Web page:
A HECS-style scheme to fund civil lawsuits could improve access to justice and instil confidence in democracy, a Canberra academic says.
It has been 15-years since Professor Stephen Parker penned the controversial report called Courts and the Public, which was critical of the quality of service offered by Australian courts to users.
But Professor Parker, who is now the University of Canberra vice-chancellor, said debate around the access to and quality of justice had stagnated in modern Australia.
In a bid to rekindle debate on the issue, Professor Parker, in an opinion piece, has proposed a HECS-style system to fund civil court matters.
The legal academic said the community had a lot at stake in encouraging a healthy debate about justice.
"People who feel there is a fair accessible way of solving disputes, making claims or resisting claims are more likely to go about things peacefully.
"And if society at large is confident there is an affordable, well-functioning court and tribunal system then it instils confidence in our democracy and in our system of government."
Professor Parker said the Higher Education Contribution Scheme was based on the idea that education provided both private gain and public good.
Under the scheme, the government pays for part of the university degree by offering cheaper fees. Graduates then contribute roughly half the cost through repayments when they reach average earnings. They do not repay the loan if they do not reach the set income level, or drop back below it.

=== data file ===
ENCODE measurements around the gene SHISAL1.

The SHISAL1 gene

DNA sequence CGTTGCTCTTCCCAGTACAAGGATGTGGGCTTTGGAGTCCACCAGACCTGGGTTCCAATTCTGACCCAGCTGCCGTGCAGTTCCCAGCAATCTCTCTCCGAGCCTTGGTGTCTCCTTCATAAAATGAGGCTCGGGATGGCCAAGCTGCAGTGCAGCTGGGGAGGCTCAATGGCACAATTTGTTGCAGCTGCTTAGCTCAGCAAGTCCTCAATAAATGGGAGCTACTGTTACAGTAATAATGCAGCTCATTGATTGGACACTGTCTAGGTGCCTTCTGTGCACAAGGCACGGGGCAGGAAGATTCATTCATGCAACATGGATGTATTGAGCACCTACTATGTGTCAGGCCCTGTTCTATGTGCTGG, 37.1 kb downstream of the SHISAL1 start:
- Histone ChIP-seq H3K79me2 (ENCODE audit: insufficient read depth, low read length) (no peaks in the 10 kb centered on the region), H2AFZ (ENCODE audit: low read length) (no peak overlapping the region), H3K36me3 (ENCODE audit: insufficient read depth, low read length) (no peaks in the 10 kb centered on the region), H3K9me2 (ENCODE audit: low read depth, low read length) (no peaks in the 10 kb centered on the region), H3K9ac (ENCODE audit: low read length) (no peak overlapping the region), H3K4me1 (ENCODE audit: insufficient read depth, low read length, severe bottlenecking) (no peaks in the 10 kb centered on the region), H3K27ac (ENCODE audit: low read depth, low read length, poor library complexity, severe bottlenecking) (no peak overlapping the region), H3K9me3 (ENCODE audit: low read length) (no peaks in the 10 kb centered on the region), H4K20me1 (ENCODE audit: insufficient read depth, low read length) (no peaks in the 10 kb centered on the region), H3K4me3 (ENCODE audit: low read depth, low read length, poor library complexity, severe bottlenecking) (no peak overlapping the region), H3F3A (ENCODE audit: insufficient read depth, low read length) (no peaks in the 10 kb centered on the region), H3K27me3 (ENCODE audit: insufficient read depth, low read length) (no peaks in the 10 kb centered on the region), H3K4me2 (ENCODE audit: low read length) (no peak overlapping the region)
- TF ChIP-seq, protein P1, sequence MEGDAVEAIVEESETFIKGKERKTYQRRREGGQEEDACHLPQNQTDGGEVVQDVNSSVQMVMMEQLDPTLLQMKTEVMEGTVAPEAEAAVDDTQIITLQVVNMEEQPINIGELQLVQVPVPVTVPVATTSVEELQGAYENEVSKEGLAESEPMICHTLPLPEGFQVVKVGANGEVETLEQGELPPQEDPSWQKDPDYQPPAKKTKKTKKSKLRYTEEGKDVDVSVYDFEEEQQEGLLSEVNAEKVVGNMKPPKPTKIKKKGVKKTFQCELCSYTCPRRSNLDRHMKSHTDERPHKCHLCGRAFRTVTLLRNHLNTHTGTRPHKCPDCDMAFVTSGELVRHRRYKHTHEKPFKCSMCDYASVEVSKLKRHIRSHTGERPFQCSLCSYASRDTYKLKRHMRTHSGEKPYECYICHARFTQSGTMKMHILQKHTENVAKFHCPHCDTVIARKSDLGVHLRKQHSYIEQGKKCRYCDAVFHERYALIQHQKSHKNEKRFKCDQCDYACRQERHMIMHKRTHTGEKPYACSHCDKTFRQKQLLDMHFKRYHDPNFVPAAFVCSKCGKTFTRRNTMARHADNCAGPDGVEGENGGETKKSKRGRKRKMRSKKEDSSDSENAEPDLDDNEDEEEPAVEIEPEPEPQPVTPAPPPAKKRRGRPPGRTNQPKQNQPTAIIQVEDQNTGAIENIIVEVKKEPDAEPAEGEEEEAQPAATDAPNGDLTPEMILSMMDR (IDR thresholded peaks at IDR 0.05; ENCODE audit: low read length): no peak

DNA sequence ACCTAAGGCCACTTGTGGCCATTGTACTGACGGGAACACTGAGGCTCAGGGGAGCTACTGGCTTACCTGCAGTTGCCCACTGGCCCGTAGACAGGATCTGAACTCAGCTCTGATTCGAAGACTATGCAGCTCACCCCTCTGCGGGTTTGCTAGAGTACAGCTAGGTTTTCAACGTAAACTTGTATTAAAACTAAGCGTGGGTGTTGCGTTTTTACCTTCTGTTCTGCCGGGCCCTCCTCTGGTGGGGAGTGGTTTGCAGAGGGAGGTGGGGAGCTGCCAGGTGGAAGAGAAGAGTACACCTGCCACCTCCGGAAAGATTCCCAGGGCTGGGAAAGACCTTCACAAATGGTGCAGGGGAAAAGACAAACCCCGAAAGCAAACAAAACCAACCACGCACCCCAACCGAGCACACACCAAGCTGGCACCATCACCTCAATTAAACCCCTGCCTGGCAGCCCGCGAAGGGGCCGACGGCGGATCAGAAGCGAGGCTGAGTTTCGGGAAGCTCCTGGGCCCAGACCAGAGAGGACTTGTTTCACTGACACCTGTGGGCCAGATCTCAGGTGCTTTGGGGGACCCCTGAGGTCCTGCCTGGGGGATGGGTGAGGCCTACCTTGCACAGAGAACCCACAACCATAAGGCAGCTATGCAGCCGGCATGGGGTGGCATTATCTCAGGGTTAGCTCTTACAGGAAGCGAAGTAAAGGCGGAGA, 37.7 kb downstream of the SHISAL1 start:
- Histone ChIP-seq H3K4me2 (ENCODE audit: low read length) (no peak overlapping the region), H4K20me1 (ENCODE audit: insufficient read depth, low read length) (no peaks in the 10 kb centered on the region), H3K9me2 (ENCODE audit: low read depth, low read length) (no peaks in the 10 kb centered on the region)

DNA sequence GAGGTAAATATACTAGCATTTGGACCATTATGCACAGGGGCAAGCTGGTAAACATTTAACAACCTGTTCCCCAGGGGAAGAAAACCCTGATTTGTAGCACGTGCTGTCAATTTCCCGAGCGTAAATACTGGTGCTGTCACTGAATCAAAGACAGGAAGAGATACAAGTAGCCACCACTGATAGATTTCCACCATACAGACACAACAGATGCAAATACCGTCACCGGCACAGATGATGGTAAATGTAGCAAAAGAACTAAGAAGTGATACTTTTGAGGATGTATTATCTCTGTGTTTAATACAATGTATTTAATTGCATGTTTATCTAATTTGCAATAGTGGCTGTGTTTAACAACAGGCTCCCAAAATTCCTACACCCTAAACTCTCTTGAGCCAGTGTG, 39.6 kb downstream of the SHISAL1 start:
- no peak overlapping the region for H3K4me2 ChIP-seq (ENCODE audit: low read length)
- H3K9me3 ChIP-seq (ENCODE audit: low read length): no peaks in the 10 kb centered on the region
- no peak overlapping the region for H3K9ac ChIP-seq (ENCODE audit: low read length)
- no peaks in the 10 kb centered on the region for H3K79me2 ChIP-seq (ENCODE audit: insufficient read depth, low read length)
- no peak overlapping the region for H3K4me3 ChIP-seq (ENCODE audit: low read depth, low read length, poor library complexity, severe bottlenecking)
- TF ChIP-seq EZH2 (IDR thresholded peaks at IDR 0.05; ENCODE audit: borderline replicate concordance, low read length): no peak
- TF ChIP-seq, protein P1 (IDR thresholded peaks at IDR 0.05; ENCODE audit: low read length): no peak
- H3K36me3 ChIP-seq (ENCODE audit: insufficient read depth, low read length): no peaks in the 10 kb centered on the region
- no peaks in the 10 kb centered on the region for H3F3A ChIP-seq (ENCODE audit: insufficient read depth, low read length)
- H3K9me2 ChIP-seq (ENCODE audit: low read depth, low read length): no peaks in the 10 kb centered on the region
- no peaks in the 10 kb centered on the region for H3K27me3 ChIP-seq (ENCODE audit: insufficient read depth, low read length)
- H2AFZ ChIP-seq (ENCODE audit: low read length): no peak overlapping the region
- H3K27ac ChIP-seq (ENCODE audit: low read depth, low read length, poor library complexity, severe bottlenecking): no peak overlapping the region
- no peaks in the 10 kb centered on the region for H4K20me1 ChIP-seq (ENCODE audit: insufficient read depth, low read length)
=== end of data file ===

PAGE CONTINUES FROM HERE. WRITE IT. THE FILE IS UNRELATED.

Professor Parker said a HECS-style legal scheme could operate in much the same way.
He said the alternatives – such as no win, no fee schemes and litigation insurance – were not as attractive.
"I am committed to higher education, but does it rank above justice as a civil entitlement?" he wrote.
"Legal aid, especially for civil matters, is minimal at best in Australia.
"If, however, litigants were potentially liable for the full costs of their cases and the courts which decide them, but then the cost was explicitly shared with the taxpayer, as is the case with universities, through an income-contingent deferred loans scheme, we would bring clarity to the shared cost and introduce a form of means-testing through the income threshold."
Bar Association president Shane Gill said Professor Parker's proposal to adopt a low-cost loan system raised important issues about access to justice.
Mr Gill said it showed that access to justice continued to be beyond many in the community because they could not afford representation, and were not eligible for legal aid.
"This is a situation that cannot persist," Mr Gill said. "It requires strong will on the part of government and the community to prioritise access to justice.
"The HECS proposal is an interesting approach to the issue, giving people the potential to access the justice system when they could not otherwise. For this reason it deserves careful consideration."
But Mr Gill said cost of access to justice should not be seen as an issue for the individual.
"The community accepts that as a whole it must bear the costs of education and of the health system, although individuals may choose to make additional contribution for additional services," he said.
"Access to justice is no less important to the community than education and health.
It ought be considered as something for the community as a whole to bear, rather than leaving it to those seeking justice, Mr Gill said.